“Then let’s go,” Aeron joyfully suggested, giving Erick his hand. The boy took it and they walked out together. Anaïs followed close behind.
“Just like that, you’re going to take him away with no preparation?” She asked, worried for the safety of the young boy.
“There’s only one chance, Anaïs. The boy needs to go tonight before it flies away or someone else gets it,” Aeron explained as they walked to his car. The driver was waiting patiently with the passenger door open.
Anaïs was at a loss for words. Her fear robbed her of any reasonable arguments. She raised her hand and slapped Aeron’s cheek hard, leaving a bright red mark.
“This isn’t about us, Anaïs. I’m trying to teach the boy to love his gods and respect the Oracle.” Aeron whispered, keeping his expression neutral.
Anaïs wanted to let all her grief out. More than anything she wanted to rage against her sister for abandoning Erick, to reveal the pain and sorrow that she harbored for Aeron’s betrayal seven years ago. She burned with hateful words, pressured by her daily struggles. She wanted Aeron to know the darkest part of her soul that blamed all her misfortunes and struggles on the gods and Oracle, who was nothing more than an image to her. Instead, Anaïs turned away and shut herself up in her modest house.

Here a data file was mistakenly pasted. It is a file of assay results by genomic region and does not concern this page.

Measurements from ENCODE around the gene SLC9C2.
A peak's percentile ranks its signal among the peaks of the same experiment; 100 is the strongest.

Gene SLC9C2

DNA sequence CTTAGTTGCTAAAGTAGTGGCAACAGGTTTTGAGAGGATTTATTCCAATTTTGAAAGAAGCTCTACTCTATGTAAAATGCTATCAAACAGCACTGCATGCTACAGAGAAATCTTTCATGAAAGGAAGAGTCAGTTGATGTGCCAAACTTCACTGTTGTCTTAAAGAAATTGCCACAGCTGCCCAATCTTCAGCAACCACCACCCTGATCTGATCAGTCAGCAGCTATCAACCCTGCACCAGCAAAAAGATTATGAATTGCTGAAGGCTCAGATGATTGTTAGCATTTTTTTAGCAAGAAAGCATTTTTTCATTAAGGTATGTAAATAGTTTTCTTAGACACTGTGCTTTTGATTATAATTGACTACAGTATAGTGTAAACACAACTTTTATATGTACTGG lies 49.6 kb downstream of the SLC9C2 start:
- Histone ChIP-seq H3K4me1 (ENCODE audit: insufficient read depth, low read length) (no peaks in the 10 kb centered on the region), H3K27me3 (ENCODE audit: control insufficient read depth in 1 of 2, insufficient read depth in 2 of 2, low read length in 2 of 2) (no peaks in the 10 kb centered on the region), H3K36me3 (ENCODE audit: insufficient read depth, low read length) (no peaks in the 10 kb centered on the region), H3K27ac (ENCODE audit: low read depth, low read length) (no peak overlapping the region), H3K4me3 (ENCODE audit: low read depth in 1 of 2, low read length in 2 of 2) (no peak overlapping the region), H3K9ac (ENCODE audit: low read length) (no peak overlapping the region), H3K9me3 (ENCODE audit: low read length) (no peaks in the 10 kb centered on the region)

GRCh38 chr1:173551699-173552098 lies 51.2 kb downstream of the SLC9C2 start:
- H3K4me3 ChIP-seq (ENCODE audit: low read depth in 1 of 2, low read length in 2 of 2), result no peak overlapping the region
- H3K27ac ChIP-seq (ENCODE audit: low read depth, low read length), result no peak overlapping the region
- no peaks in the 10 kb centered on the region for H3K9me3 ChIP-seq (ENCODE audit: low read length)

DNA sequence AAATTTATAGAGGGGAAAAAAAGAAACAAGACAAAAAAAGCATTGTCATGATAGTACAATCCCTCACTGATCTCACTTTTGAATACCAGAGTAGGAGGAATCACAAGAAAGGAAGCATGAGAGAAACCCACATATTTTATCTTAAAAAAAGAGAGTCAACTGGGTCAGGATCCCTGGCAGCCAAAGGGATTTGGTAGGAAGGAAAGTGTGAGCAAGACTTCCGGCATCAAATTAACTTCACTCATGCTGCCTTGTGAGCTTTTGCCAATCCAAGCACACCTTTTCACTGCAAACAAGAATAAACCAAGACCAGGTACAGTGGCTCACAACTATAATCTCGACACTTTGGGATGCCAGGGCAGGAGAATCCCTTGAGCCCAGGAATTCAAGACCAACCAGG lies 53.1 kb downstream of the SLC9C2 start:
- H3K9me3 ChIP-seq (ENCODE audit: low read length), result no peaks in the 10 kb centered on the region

“Why is aunt Anaïs so angry?” Erick asked. Aeron went into the car. The driver quickly shuffled to his seat and drove off.
“Because your aunt does not recognize the gifts she’s been given,” was all that Aeron could say.
They drove in silence to a destination far removed from Erick’s village. He enjoyed watching the houses go by, then replaced by a thick forest that kept its secrets well hidden. He felt like a hero from old tales, searching for gold and treasures. He imagined himself in a fierce battle, covered in blood, standing on his enemy’s dead body. He thought that if he could accomplish this impossible task, then the gods would finally see him and grant his wish.
When the sun started to set, Aeron commanded the driver to stop by the side of the road.
“Where are we?” Erick asked.
“This is the forest where you’ll find the Machter bird. Here, I have a present for you.” Aeron said, as he gave Erick a bow with two arrows.
“You’re not coming with me? How will I find it?” Erick’s questions were laced with panic. He took the antique weapon, pleading his uncle with his eyes.
Aeron smiled kindly and replied:
“No Erick, this is your task. Just let yourself be guided by what’s light.”
Erick walked out, slowly making his way into the forest. He looked back every other step, looking for reassurance from his uncle. The fading sunlight guided him into the heart of the forest. He was going to find out for himself the secrets of the woods.
He had never walked in a forest before. Erick stumbled over roots and branches, using the trees to hold himself up. Flies and other insects quickly buzzed around his head. When a snake slithered past, the young boy could not help but scream and stumble back, dropping his tools. He started to cry as he groped to find the arrows.